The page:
Quick correction to my previous post about Firefox 3.0beta2.
I mentioned I missed “Open Long URL”, which would let you paste a long URL and unwrap it before it loads. This is now part of the main address bar, so an extension is no longer needed.
Firefox appears to be entirely Vista compatible too, which is also a nice bonus.
Firefox 3.0beta2 has just been released, and first impression, and a first impression, it’s pretty sweet. Substantially faster, although the available extensions aren’t quite up to spec yet.
AdBlock works, that’s a must-have. Open Long Url 0.2.3 and Auto Copy 0.6.4 are both surprisingly minor things, but I miss them more then I’d have expected.
Web Developer 1.1.4 is tough to live without, but that developer doesn’t release prior to public release, so I’ll just have to live without it, at least for now.
All in all, if you’re willing to risk a beta, I’d highly recommend it. Grab yourself a copy of Password Exporter 1.0.6 to export your saved passwords, and save your bookmarks.html file too, of course.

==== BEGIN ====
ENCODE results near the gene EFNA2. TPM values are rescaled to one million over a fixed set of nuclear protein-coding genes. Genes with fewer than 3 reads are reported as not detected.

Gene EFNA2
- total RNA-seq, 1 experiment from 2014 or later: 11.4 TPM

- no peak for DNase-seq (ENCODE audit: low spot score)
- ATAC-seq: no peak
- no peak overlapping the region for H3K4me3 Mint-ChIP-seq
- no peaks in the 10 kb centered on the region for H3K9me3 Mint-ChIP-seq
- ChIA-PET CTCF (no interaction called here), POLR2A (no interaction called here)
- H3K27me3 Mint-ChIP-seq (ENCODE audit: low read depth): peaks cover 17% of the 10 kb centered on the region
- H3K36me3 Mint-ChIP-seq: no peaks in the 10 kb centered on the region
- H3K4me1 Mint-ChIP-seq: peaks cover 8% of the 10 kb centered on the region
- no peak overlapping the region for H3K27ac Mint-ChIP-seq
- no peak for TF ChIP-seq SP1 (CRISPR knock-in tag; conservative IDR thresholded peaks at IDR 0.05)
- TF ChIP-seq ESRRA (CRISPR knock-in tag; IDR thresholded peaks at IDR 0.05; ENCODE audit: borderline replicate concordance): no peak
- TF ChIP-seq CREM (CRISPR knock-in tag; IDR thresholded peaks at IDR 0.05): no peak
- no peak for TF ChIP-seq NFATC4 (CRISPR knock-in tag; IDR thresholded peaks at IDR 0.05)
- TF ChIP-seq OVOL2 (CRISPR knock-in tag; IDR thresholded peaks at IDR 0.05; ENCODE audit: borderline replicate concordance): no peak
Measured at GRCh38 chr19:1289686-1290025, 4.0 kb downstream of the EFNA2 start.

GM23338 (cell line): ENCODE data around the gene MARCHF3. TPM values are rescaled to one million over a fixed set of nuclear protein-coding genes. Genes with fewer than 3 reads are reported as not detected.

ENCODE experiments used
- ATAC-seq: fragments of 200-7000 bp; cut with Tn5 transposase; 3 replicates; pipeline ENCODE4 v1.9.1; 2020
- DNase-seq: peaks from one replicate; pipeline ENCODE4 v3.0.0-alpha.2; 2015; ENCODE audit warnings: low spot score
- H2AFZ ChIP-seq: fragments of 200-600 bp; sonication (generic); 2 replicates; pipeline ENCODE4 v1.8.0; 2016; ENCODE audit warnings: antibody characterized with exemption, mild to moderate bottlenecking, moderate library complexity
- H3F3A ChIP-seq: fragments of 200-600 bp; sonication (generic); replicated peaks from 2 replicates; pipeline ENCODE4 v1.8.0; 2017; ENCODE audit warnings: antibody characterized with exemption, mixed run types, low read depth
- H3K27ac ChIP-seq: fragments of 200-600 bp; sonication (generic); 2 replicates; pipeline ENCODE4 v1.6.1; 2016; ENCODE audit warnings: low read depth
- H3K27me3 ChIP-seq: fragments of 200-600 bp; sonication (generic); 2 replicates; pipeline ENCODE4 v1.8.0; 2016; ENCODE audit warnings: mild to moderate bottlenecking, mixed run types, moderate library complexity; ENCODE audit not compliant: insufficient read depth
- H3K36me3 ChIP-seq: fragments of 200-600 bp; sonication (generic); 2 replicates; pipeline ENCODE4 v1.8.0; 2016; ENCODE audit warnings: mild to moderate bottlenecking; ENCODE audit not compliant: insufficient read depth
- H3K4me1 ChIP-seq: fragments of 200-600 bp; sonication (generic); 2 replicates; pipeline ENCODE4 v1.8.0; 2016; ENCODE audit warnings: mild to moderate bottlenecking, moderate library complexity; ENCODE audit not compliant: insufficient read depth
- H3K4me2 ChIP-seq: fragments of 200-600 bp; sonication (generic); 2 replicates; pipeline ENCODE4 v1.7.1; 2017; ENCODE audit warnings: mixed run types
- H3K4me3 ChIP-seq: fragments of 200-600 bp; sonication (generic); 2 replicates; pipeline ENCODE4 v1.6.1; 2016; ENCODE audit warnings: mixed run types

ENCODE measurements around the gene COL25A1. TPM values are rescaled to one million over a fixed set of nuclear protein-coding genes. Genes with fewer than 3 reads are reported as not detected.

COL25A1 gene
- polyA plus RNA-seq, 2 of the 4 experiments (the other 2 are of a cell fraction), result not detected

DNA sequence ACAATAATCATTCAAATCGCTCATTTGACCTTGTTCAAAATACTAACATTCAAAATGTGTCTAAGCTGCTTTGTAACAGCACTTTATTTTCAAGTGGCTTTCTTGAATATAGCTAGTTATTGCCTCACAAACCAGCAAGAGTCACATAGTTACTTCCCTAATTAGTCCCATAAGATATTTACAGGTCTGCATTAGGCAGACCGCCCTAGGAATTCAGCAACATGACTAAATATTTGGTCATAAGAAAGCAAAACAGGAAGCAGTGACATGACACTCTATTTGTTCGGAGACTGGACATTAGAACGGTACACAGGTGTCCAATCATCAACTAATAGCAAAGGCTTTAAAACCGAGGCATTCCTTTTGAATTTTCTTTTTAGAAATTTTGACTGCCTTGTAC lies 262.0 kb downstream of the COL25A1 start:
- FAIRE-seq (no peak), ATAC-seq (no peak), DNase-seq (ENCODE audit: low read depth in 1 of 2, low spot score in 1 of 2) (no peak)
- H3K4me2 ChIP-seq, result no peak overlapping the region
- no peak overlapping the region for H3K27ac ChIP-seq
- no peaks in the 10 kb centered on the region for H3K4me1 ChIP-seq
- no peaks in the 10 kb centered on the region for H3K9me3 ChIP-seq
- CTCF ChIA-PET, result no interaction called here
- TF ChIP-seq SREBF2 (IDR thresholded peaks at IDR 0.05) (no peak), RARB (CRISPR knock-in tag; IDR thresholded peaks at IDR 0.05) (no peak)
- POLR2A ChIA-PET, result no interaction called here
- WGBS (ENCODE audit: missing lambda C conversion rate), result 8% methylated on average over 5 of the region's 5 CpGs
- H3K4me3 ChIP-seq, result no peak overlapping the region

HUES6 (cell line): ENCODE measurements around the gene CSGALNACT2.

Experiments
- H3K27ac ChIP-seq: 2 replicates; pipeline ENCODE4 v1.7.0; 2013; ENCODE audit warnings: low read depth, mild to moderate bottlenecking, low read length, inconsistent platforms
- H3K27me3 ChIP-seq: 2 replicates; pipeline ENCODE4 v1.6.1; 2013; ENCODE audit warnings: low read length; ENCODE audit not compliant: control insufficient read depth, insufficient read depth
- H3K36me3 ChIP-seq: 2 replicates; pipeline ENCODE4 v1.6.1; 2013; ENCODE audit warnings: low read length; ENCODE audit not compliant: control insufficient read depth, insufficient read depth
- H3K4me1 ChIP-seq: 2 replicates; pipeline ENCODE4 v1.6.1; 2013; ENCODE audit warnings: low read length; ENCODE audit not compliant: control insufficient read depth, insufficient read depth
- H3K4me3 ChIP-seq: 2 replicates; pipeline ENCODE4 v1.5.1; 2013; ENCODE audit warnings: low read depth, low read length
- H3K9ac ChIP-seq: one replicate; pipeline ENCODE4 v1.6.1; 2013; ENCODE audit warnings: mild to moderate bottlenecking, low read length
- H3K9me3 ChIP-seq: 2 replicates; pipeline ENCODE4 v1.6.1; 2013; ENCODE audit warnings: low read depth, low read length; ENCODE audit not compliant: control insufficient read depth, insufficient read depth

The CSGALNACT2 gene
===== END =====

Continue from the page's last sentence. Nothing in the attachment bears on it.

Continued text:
Googling Oneself Is More Popular says Wired…
In a report Sunday, the Pew Internet and American Life Project said 47 percent of U.S. adult Internet users have looked for information about themselves through Google or another search engine.
Also interesting in the article, it mentions
Pew also found that teens were more likely than adults to restrict who can see their profiles at an online hangout like Facebook or News Corp.’s MySpace, contrary to conventional wisdom.
That’s not a bad thing, in my books. However, I think the article misunderstands why,
“Teens are more comfortable with the applications in some ways, (but) I also think they have their parents and teachers telling them to be very careful about what they post and who they share it with,” Madden said.
I wonder if this isn’t less due to the possible risk of strangers identifying them, and more due to teachers, parents, and simply a matter of clique behaviour. Remember, teenagers are immortal, so internet perverts are something that happens to someone else.